South Australian outback. There is very poor network coverage in much of the country. Photo: Getty
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Australia’s grand vision for a national broadband network has shrunk

Big coastal cities do not always get good coverage, let alone the outback.

To English eyes, Australia is enormous. It is vast and wild, a land of flames and poison. Tour guides cheerfully point out mountains where people die every year, listing the nationalities of unfortunate tourists who failed to respect the difficulties of the terrain. Australians speak with pride of bushfires, hand-sized spiders, lethal snakes and huge, dive-bombing magpies in the same way the English might discuss the age of St Paul’s Cathedral or the importance of the Industrial Revolution. There are few things that tie the country together so strongly as its danger . . . aside from a belief that the internet here is broken.

Despite Australia’s terrors, people have been making their marks on this nation for longer than almost any other. Aboriginal and Torres Strait Island people are part of one of the oldest continuous human cultures, but their presence in modern Australia is marginalised and circumscribed by the country’s colonial history and present: an indigenous person is likely to die 17 years earlier than others. Aboriginal babies, children and adults have poorer health, and chronic illnesses – diabetes and cardiovascular disease in particular – are the biggest causes of death among them. Suicide rates are twice those for the general population and especially high among young men. Aboriginal and Torres Strait Islanders make up about 2.3 per cent of Australia’s population, but 25 per cent of the numbers in prison.

Closing the gap is of the utmost importance, but Australia’s vastness makes interventions difficult. Indigenous people are usually both more remote and more mobile than other populations, who often stick to the cities and towns around the hospitable coasts. Communication with the red deserts is difficult – particularly as Australia’s internet remains stuck in the past.

Any infrastructure is political, in a country of vast wilderness doubly so. Australia is almost as large as the United States, but where the US has more than 300 million people Australia has 23 million. There are not enough people to make comprehensive, quick internet coverage profitable.

Even the big coastal cities do not always get good coverage from Telstra’s ageing copper network: much of the wiring is poorly maintained and corroded. According to Net Index, Australia has average download speeds of 14.56Mbps, making it 51st worldwide; for comparison, the UK ranks 25th.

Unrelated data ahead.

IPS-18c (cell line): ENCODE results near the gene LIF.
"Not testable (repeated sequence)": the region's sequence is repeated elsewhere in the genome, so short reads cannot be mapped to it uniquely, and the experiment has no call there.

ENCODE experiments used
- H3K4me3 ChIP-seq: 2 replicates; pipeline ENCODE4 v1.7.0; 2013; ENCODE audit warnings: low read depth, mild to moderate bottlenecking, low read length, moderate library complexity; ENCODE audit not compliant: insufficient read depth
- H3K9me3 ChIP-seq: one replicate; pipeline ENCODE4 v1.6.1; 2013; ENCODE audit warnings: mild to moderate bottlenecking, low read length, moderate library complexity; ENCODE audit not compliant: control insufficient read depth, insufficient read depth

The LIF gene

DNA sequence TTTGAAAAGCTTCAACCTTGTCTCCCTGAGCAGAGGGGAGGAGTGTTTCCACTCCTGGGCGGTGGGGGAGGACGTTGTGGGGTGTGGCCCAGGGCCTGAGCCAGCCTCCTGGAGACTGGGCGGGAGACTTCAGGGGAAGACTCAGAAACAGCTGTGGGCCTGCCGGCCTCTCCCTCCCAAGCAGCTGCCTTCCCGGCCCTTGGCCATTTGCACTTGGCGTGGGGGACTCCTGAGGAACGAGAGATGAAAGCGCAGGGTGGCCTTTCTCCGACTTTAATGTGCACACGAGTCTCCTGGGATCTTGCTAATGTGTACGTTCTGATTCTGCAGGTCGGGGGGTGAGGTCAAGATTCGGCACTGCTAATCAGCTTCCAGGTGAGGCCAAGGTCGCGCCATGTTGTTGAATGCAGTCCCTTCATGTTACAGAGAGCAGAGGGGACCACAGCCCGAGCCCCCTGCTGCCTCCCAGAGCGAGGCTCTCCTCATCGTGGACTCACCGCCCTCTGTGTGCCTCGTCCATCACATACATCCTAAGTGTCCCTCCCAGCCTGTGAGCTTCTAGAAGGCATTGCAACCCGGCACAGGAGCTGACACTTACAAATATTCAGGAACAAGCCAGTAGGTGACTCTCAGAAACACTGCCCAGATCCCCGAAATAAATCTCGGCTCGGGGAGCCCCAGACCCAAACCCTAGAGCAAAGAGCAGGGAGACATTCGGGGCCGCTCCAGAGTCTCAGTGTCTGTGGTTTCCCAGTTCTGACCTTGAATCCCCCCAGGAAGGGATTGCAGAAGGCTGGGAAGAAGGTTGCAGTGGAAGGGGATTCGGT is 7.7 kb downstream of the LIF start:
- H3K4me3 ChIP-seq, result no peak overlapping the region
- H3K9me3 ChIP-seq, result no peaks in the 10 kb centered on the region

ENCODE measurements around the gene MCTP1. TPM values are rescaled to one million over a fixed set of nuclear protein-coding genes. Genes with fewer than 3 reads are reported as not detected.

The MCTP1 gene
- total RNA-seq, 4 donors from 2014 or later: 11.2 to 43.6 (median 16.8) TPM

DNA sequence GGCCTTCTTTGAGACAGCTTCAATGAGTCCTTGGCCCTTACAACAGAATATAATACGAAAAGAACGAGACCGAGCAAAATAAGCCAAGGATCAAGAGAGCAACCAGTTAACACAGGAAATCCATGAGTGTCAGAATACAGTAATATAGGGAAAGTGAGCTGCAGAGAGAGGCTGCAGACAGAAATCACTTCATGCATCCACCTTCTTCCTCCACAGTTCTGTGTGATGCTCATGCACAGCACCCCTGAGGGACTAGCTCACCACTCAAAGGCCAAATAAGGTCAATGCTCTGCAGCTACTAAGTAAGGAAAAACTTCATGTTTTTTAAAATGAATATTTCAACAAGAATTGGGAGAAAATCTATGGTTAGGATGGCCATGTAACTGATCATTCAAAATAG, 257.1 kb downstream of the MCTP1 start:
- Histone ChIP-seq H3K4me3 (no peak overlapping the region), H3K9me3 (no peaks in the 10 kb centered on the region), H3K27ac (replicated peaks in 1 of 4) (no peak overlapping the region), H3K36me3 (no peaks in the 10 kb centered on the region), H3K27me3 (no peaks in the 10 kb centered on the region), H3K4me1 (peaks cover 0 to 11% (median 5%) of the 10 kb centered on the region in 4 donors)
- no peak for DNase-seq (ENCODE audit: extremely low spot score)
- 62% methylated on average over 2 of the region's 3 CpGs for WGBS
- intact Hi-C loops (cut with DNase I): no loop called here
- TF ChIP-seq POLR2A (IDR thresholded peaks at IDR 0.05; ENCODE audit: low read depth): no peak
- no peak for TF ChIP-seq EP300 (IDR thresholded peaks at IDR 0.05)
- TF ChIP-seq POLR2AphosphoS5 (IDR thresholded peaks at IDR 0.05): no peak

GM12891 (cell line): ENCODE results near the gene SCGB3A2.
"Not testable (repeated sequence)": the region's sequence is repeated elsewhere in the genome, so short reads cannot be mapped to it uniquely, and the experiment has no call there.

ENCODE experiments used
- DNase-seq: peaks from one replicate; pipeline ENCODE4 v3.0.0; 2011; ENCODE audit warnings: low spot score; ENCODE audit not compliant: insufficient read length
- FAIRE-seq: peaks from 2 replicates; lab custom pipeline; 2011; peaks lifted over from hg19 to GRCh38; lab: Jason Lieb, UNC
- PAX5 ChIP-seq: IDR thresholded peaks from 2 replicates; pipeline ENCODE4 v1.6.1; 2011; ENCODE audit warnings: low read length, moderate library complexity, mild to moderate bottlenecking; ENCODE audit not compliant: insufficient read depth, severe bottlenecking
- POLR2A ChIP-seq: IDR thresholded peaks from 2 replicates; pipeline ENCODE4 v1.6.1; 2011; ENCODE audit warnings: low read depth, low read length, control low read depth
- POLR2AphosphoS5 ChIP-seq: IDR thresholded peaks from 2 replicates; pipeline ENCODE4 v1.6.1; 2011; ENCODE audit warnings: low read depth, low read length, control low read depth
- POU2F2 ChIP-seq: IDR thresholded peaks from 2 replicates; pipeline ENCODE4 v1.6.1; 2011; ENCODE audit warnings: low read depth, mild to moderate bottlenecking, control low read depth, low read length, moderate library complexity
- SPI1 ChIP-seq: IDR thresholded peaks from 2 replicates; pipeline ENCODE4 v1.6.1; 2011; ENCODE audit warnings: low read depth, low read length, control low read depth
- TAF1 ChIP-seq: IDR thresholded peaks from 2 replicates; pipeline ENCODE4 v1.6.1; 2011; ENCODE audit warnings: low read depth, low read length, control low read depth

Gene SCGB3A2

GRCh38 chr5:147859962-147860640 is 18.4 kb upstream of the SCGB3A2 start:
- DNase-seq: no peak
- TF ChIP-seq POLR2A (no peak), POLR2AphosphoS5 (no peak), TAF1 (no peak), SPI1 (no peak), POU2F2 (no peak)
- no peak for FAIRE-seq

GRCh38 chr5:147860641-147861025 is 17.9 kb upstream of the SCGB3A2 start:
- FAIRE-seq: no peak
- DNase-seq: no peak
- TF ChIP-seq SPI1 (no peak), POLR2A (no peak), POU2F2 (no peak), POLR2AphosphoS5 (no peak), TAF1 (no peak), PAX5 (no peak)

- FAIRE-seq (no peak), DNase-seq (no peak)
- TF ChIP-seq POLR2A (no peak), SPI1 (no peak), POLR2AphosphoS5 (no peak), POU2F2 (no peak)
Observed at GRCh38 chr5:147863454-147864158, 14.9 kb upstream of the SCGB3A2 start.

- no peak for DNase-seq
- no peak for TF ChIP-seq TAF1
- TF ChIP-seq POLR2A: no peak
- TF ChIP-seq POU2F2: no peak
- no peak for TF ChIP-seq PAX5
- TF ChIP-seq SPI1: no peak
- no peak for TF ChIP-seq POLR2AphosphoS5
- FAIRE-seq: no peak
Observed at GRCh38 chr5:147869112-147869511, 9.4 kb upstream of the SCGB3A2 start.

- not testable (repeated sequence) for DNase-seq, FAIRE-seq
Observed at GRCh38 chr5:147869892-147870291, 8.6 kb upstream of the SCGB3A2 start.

But the country’s upload speeds are even worse – 2.89Mbps, compared to the UK’s 5.8Mbps – and this is what most hampers the network. It is impossible to use Skype if you can’t reliably stream video to the network; you can’t rely on cloud services if you can’t save to the cloud. The internet could be used to deliver education, health and elderly care across Australia’s vast distances, but without the ability to upload information quickly and reliably it is impossible to benefit from such two-way applications.

Out of the failure of the telecoms companies, the National Broadband Network was born. The ambition behind the NBN, launched by the Labor government in Tasmania in 2010, was to connect every home and business to the net.

In Armidale, New South Wales, one in five residents is Aboriginal. The NBN is up and running there, and trials of telehealth programmes that use two-way internet services to monitor patients have already begun. Diabetics were taught how to take readings and upload them, while nurses monitor patients remotely. Another trial offered adult education courses to people at home rather than requiring them to sit in a classroom; Aboriginal school attendance and retention is 10 percentage points lower than for other children, and that gap widens as age increases. The possibilities have only just begun to be explored.

But the right-wing Liberal Party, in the lead-up to the September 2013 election, switched the conversation away from future need and possibility and towards current desires and costs. The incoming communications minister, Malcolm Turnbull, framed the internet as a tool for entertainment, not a matter of life and death. The NBN was no longer a crucial infrastructure project: it was an extravagant purchase Australia could ill afford.

Since his party won, Turnbull has fundamentally altered the NBN plan. It will no longer send high-speed fibre to every home and business; instead it will send the fibre to cabinets in each neighbourhood, relying on old, ill-maintained copper networks for the final metres – or miles. Some areas will now experience no difference in service at all. That will affect Australia’s ability to provide health, education and support to its remotest areas and most disadvantaged peoples, and there will no longer be any bandwidth reserved for such applications – unless you can pay for it.